After the much maligned, but commercially relatively successful (9 years of production and 400.000 worldwide sales, of which half in Europe) Mondeo-based X-type, the Jaguar XE is the brand’s second attempt at a premium midsized sedan. This time they’ve developed the car from scratch and are hoping its rear-wheel drive layout will help make it the new benchmark of the segment in terms of driving pleasure. The XE will be equipped with an all-new generation of engines, also developed in-house, which will spread across the Jaguar-Land Rover line-up. The XE’s styling resembles that of the larger XF, which is not necessarily a bad thing, but they could’ve been a bit more flamboyant in my opinion. It absolutely looks stunning with the optional sport-pack but I think the standard version, like the white one on the picture, is a bit too uninspiring to compete in the tough premium midsize segment. However, making all their cars look alike has worked out for Audi for years, so I see why Jaguar chose to give the XE a familiar face. Jaguar is rather modest with their sales projections, as 30.000 units a year in Europe (of which two thirds in the UK) is meager when compared to the 200.000 sales of the BMW 3-series, but it would still make it the brand’s best selling model by far, and it would double total Jaguar sales in the continent.
Kia has shown the third generation of its Sorento large SUV, which has grown larger and wider, but is lower than its predecessor. The exterior design of the 7-seater has been softened, with a more rounded look to appear more crossover than SUV. The Sorento shares its platform with the Hyundai Santa Fe and the Kia Carnival large MPV, the latter of which is no longer available in Europe. Fuel economy has become increasingly more important in Europe, and as a result the large SUV segment has shrunk considerably in the past decade. The second generation Sorento has never been able to come close to the sales figures of the hugely popular first Sorento, which peaked at almost 45.000 units. I expect the new generation to reach no more than one third of that figure as well. But with European sales of the Hyundai Santa Fe limited to supply shortages, that means the Sorento should be able to lead the large SUV segment in Europe again.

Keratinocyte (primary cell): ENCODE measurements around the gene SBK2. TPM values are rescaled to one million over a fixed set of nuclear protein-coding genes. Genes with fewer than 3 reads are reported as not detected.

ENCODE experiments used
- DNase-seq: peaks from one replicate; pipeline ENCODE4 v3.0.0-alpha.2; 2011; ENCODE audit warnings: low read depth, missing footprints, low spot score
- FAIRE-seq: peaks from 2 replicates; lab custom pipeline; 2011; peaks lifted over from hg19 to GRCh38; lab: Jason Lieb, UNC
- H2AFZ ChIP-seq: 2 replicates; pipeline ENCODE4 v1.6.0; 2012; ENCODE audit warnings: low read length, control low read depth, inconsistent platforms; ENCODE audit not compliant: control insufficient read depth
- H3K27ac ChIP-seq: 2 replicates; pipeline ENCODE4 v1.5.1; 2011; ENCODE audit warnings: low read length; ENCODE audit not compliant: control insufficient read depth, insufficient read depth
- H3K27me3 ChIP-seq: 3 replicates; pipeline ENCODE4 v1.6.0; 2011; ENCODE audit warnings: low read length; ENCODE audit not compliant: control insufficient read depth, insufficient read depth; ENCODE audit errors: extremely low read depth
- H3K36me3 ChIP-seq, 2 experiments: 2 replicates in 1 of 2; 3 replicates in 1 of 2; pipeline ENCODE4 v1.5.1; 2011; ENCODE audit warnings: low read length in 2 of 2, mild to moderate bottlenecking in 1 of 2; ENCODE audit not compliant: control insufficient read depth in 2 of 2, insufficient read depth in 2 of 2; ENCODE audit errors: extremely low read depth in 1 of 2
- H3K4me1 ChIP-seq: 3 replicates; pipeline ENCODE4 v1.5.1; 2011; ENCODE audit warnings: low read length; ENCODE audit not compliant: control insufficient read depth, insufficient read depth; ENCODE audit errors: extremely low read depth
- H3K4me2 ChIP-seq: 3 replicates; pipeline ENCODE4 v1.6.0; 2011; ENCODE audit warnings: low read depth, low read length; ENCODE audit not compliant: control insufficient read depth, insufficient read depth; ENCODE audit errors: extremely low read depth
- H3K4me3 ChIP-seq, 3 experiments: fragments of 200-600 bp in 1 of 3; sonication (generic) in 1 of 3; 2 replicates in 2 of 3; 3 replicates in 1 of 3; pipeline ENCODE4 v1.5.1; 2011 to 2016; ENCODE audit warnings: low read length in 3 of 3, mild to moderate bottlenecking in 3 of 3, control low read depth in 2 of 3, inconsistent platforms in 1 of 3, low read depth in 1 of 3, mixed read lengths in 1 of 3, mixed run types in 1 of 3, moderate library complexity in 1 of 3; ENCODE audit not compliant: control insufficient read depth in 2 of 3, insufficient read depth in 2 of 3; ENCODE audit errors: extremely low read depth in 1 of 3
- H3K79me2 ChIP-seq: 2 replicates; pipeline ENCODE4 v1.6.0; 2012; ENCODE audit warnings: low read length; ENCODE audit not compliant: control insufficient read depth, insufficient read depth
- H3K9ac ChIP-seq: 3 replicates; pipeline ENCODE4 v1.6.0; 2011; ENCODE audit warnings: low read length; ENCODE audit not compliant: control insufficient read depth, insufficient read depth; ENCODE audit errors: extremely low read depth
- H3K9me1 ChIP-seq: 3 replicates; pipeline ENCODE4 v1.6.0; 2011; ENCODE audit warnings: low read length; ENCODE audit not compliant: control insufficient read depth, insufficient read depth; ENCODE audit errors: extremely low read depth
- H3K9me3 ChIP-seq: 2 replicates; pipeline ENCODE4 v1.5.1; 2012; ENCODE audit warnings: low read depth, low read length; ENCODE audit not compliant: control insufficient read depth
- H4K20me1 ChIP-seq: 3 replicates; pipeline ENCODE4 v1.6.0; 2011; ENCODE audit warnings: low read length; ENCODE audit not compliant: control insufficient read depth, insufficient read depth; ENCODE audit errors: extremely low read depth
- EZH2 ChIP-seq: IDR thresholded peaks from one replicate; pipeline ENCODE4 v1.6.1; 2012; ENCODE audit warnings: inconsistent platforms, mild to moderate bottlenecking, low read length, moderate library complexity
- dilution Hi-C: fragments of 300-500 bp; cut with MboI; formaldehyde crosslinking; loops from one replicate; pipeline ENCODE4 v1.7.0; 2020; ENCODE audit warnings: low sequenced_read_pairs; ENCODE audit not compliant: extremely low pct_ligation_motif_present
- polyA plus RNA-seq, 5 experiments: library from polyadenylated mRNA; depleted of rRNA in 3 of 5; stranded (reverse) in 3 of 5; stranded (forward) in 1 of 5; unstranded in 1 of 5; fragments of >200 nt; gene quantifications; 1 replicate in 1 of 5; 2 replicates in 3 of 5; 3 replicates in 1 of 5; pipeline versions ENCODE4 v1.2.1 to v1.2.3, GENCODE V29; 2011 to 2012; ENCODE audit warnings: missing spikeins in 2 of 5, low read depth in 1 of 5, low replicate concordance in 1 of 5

Land Rover Discovery Sport
The replacement to the Land Rover Freelander will be named Discovery Sport, in accordance with the brand’s strategy to create three families of vehicles, each with multiple models: the luxury models will be named Range Rover, the utility models will fall under the Defender nameplate, while the Discovery family stands for leisure and adventure vehicles. In the future, the Discovery line-up will be expanded with an even smaller model as well as a replacement for the current full-sized Discovery. The Discovery Sport will be available with the same newly developed four cylinder engines as the Jaguar XE, and its third row of seats makes it the first premium midsized SUV with 7 seats. The Freelander peaked at 58.500 sales in Europe in 2000 and Land Rover is hoping for at least 50.000 sales for the new Discovery Sport, as competition in the segment has intensified heavily. This would be similar to the sales volume of the Range Rover Evoque. Its most important market will be the UK by far, with 60% of sales, although it could easily be surpassed by China when production of the vehicle starts in that market.
The Lexus NX compact crossover introduce the Japanese brand into the premium midsized SUV segment, competing with the Audi Q5, Range Rover Evoque and BMW X3. Its striking design and the hybrid powertrain should help it stand out from the crowd, as well as Lexus’ excellent service level. As traditional for the brand, the NX won’t be available with a diesel engine, but with a gasoline-electric hybrid instead. Positioned above the NX300h will be the turbocharged NX200t. The NX should give Lexus sales another boost to reach 40.000 annual units in Europe again, of which one third, or approximately 13.000 units will be the new crossover, making it the brand’s best seller. The only other years the Japanese sold this many cars were 2006 and 2007, when the IS and RX had just been renewed.
The fourth generation Mazda MX-5 was introduced to the European public in Paris, and it has been very well received. The MX-5 has stayed true to its 25-year old values of a small, lightweight, rear-wheel drive roadster, as it has shrunk 10cm in length and lost 100kgs in weight thanks to Mazda’s trademark Skyactiv technologies. Under the hood you won’t find any downsized turbocharged engines, just an atmospheric 2,0-liter 4-cylinder engine with different power outputs. Its looks have been sharpened compared to be the most angular and aggressive looking MX-5 ever, and it keeps its “toothless shark” nose, which is a shame to spoil by putting a license plate in the grille. It has been developed together with Fiat, which will introduce a Fiat Barchetta or possibly even an Abarth version on the same platform but with a different styling. Mazda hopes to sell more than 10.000 units a year in Europe, where it won’t have any competition until the Fiat/Abarth version arrives.
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